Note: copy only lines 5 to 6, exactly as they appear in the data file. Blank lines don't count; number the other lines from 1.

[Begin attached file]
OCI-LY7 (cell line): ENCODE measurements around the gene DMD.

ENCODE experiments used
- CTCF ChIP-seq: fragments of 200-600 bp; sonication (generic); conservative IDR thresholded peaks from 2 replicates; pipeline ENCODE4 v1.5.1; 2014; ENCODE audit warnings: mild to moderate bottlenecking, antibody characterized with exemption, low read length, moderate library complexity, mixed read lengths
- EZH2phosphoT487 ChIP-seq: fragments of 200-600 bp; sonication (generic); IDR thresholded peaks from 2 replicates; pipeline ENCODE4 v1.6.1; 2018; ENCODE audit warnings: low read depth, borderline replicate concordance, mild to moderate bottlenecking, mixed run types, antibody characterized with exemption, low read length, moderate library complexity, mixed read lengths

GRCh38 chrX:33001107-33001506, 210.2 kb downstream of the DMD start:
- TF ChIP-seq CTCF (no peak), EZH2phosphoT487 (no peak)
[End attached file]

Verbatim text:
GRCh38 chrX:33001107-33001506, 210.2 kb downstream of the DMD start:
- TF ChIP-seq CTCF (no peak), EZH2phosphoT487 (no peak)